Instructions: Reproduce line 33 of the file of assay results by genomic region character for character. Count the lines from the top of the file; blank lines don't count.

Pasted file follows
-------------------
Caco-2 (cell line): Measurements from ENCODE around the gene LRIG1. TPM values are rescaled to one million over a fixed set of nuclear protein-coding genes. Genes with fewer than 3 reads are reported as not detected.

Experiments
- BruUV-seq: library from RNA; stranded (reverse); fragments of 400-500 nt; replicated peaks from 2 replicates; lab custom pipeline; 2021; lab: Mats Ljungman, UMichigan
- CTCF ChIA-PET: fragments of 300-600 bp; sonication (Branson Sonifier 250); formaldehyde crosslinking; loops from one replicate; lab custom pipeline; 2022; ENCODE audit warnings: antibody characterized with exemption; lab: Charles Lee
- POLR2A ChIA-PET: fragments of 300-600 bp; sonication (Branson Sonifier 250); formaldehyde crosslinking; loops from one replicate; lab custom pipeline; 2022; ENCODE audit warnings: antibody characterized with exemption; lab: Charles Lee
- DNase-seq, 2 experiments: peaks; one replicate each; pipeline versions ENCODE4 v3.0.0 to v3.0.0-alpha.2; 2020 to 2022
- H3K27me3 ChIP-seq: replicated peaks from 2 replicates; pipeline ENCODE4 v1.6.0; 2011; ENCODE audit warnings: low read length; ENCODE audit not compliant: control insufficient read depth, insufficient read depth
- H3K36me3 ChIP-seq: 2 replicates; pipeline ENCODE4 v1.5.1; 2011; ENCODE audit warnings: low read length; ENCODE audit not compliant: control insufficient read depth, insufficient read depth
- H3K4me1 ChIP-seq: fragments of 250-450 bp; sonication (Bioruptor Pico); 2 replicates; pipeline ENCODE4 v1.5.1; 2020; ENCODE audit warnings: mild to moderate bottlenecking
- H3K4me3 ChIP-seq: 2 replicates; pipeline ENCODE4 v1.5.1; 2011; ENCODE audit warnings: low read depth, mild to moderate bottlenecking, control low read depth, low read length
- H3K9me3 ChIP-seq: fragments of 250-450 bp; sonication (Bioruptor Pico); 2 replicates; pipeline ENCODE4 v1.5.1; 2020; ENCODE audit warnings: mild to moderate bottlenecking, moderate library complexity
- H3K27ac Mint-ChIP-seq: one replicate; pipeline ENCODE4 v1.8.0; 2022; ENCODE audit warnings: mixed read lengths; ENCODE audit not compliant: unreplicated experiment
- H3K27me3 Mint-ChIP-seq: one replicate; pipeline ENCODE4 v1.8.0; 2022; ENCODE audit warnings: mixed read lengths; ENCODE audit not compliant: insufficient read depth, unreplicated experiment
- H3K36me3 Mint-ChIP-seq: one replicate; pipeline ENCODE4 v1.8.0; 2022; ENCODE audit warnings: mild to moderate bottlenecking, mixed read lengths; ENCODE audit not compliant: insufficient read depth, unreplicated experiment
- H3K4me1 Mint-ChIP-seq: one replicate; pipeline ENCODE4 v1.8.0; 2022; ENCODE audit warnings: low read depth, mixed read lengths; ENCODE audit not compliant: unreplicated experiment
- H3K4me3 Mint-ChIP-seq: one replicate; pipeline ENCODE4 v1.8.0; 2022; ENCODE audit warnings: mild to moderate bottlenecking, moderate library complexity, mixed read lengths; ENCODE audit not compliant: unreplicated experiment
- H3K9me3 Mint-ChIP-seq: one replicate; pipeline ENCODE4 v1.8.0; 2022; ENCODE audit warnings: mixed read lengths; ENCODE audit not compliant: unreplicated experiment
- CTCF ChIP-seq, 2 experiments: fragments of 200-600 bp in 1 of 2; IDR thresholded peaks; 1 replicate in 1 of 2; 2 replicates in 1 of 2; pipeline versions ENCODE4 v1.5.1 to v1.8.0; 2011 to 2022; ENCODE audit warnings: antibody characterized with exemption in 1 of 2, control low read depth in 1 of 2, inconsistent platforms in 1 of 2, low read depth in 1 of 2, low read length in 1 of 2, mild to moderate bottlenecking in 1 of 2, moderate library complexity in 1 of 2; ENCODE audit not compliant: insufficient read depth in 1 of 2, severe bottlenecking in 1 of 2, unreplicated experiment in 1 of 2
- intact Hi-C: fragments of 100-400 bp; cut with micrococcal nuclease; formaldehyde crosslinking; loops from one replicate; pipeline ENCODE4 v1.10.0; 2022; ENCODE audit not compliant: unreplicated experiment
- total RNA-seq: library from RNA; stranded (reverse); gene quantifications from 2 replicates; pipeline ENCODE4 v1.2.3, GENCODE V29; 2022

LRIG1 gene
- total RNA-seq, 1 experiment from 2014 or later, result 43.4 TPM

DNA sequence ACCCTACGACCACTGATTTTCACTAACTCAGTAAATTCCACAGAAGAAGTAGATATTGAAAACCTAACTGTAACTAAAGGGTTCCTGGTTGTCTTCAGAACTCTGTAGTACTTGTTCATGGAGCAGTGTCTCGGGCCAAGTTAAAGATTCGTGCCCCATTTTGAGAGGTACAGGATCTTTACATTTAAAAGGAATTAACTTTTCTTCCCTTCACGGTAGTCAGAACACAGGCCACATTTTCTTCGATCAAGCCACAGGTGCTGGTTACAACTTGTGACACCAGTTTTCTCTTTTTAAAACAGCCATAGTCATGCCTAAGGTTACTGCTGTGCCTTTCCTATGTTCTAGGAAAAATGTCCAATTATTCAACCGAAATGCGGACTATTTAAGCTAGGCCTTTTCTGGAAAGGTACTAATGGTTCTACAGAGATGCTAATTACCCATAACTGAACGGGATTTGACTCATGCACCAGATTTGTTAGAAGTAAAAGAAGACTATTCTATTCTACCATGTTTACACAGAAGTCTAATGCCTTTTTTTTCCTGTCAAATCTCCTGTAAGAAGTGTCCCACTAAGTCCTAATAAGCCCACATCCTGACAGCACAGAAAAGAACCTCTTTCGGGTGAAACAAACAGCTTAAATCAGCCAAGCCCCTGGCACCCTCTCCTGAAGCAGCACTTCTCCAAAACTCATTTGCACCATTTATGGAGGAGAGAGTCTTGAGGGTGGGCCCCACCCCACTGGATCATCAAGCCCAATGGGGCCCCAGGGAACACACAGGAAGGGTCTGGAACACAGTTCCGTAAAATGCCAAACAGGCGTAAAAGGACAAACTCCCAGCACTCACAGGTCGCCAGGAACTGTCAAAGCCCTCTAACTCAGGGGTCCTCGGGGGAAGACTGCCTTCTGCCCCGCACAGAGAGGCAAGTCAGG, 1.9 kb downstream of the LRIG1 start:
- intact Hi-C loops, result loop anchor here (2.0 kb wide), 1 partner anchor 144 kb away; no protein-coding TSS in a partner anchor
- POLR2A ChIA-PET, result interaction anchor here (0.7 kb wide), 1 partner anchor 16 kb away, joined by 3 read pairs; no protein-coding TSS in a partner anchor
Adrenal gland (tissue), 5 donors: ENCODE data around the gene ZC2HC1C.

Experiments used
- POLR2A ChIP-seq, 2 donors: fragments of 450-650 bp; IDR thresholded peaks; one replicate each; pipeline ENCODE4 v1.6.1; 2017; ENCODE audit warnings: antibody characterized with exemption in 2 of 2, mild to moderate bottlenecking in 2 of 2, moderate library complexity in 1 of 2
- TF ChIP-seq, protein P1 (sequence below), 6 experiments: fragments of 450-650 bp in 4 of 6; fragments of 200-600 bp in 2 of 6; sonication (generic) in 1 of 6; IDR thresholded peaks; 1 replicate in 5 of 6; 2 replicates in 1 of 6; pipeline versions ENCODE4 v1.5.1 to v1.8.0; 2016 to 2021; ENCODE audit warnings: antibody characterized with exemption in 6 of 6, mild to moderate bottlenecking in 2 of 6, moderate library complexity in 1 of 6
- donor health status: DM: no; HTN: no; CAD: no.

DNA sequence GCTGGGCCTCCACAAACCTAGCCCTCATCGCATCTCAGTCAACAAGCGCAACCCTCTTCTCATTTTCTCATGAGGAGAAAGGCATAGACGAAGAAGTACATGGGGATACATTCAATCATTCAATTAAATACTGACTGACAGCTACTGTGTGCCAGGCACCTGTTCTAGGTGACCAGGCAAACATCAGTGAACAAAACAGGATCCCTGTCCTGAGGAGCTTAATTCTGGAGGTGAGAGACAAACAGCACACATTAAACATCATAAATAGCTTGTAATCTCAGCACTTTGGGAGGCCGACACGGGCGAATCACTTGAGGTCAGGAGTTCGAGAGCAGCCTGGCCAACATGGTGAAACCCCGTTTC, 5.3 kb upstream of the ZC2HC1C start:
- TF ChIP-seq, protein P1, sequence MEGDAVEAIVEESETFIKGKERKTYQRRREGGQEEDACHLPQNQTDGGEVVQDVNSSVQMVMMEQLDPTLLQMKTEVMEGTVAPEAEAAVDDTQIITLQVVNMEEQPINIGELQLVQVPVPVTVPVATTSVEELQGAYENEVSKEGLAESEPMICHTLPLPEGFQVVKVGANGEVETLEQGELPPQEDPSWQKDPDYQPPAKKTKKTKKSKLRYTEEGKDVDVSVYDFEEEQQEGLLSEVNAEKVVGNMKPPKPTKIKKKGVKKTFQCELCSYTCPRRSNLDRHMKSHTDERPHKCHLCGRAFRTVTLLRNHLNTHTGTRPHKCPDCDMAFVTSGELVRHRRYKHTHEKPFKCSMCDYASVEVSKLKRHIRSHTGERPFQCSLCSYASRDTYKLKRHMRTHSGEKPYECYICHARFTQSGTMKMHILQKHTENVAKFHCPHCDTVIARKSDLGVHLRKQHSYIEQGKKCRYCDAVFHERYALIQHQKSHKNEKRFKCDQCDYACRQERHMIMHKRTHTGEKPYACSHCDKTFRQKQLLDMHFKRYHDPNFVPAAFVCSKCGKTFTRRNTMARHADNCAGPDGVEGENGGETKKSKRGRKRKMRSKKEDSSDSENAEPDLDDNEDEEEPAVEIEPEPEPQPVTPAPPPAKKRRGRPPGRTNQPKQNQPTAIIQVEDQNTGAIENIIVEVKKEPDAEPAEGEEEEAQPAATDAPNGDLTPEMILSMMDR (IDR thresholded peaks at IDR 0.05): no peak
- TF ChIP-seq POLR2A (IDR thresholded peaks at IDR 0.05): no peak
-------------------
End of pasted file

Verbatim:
- TF ChIP-seq POLR2A (IDR thresholded peaks at IDR 0.05): no peak